“Many millions of people proudly claim the title ‘entrepreneur.’ On the other hand, a title that hasn’t gotten nearly the amount of attention it deserves is entrepreneur’s little brother, ‘intrapreneur:’ an employee who is given freedom and financial support to create new products, services and systems… While it’s true that every company needs an entrepreneur to get it under way, healthy growth requires a smattering of intrapreneurs who drive new projects and explore new and unexpected directions for business development.” Sir Richard Branson.
If you’d like to be an intrapreneur or encourage intrapreneurship in your business, then here are some top tips to get you started:
1. Be in the know
An innovative idea doesn’t always hit you on the head, like Newton’s apple supposedly did! By keeping yourself in the know and up to date with current market trends, issues and ideas, this will help you to identify different areas of need and therefore areas of potential opportunity.
2. A big little idea!
People often think that Intrapreneurship is about making the next ground-breaking discovery or invention. This isn’t necessarily so. Simple, small ideas are equally significant and importantly, will still give you valuable experience in the Innovation process that will be incredibly useful further down the line when a bigger idea might be conceived.
3. Mistakes happen
We learn from our mistakes; that has and always will be a natural and integral part of human experience. It’s challenging, but rather than worrying about what could go wrong, why not just dip a toe in, test the water and see what happens because you might be pleasantly surprised? If not, you can adapt your initial plan or idea and will be better off for it anyway!
4. Allow your idea to take shape
Likewise, the concept of your initial idea is bound to change course as it develops. Don’t be afraid of or resistant to this. With the right research and guidance, it will begin to take its own form naturally. It’s your role to nurture and facilitate this process, allowing the initial concept to take shape as you go.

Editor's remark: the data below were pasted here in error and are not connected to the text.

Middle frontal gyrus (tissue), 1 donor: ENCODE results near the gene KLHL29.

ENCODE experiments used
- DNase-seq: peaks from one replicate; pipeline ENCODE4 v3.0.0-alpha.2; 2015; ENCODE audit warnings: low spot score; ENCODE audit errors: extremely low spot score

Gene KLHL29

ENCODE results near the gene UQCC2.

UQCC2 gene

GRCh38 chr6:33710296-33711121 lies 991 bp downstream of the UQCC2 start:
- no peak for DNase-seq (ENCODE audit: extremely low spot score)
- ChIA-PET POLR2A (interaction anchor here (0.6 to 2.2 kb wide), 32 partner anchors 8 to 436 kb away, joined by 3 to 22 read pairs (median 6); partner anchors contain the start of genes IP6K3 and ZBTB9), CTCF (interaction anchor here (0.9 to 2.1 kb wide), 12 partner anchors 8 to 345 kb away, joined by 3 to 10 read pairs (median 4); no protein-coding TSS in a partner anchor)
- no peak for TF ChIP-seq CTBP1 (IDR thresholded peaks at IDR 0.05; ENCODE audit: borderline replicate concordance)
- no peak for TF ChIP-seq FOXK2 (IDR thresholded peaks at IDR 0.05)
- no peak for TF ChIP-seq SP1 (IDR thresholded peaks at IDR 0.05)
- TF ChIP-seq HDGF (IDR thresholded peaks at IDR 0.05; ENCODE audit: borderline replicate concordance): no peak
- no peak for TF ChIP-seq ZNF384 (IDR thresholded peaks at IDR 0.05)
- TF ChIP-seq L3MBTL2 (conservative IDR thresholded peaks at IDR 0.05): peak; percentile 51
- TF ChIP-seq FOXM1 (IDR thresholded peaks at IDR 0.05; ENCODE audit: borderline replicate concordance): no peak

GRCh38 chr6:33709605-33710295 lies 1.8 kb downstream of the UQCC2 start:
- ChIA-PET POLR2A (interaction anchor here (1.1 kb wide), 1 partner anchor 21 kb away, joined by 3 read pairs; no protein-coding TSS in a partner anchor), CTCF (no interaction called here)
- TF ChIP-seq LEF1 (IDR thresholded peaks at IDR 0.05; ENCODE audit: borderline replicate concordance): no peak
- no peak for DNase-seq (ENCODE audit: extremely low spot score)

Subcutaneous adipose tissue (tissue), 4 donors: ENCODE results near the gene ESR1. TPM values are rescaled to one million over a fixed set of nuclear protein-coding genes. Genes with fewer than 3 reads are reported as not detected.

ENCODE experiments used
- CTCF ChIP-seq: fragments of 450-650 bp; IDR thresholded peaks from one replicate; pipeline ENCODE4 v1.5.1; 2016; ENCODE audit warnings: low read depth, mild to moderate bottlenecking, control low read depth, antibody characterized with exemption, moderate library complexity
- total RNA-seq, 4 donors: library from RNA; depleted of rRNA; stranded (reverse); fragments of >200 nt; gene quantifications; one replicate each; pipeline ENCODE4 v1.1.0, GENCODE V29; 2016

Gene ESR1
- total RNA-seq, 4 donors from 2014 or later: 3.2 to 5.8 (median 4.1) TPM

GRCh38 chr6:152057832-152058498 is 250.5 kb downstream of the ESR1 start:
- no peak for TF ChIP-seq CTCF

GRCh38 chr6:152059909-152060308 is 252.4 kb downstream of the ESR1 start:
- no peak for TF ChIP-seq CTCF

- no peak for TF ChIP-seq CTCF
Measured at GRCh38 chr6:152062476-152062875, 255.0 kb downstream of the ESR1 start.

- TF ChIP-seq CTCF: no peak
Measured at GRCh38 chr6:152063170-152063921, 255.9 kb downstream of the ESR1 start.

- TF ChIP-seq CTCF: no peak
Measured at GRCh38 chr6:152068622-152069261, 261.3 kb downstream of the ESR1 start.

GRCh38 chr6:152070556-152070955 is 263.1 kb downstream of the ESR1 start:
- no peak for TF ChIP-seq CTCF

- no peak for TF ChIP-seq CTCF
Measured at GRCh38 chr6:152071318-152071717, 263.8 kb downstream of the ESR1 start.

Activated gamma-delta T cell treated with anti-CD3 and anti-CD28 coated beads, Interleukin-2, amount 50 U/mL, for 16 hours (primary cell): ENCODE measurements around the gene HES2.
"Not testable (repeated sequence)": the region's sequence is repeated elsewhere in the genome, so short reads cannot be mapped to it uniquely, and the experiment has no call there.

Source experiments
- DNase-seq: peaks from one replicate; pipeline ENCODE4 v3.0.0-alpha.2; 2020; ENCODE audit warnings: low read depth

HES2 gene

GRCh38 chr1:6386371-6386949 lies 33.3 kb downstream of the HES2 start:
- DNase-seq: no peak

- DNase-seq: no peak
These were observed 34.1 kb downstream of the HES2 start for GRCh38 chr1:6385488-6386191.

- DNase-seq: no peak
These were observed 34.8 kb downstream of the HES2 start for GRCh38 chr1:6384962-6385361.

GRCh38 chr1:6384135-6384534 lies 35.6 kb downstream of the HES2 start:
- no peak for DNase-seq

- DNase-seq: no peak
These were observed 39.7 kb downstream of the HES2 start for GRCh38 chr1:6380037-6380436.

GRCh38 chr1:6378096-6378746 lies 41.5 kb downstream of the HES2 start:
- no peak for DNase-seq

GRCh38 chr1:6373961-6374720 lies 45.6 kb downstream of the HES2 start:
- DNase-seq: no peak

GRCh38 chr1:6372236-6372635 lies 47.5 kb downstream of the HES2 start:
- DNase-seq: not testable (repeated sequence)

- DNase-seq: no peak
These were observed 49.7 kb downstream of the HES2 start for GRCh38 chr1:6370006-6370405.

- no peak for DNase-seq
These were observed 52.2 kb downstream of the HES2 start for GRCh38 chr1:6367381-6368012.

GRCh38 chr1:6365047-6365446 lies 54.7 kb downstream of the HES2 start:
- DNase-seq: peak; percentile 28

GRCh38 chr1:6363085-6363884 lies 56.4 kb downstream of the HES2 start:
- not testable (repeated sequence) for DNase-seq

5. Be Resourceful
As part of an already established organisation, you have a number of resources readily available to you, so make the most of these opportunities. It’s understandable that you may fear sharing your idea in case it gets stolen or dismissed before it’s even got legs, however, we can learn a lot from constructive criticism. It’s very important to know how to take this in your stride and then grow from it. Similarly, an outside point of view may pick up on something you hadn’t necessarily thought of, and ultimately, if sharing your idea results in a better outcome then that’s a good thing.
6. The all-important buy-in
In order to get your idea off the ground you need to achieve buy-in from the powers that be. This is a challenge that shouldn’t be underestimated.
Often it’s better to build up Company buy-in slowly. In the same way that you seek out opportunities to share and collaborate on your idea, you should also be garnering interest and demand in your idea from the very beginning. Drip feeding information about your project such as the gap in the market you’ve spotted, or the new technology you’re investigating, to those with the power to make it happen can help you both gauge their response and ensure buy-in later on.
Those Company leaders who are going to finance your idea will want facts, figures and proof that this solution is going to benefit the business and/or customer, so make sure you’ve got the foundations right and an effective strategy for presenting your idea and getting this important message across.
So, intrapreneurship needs a strategic approach, a lot of research, a little bit of collaboration and resourcefulness, a dash of resilience, a dollop of creativity and a huge amount of determination.
It sounds a lot like Innovation, all wrapped up in an individual.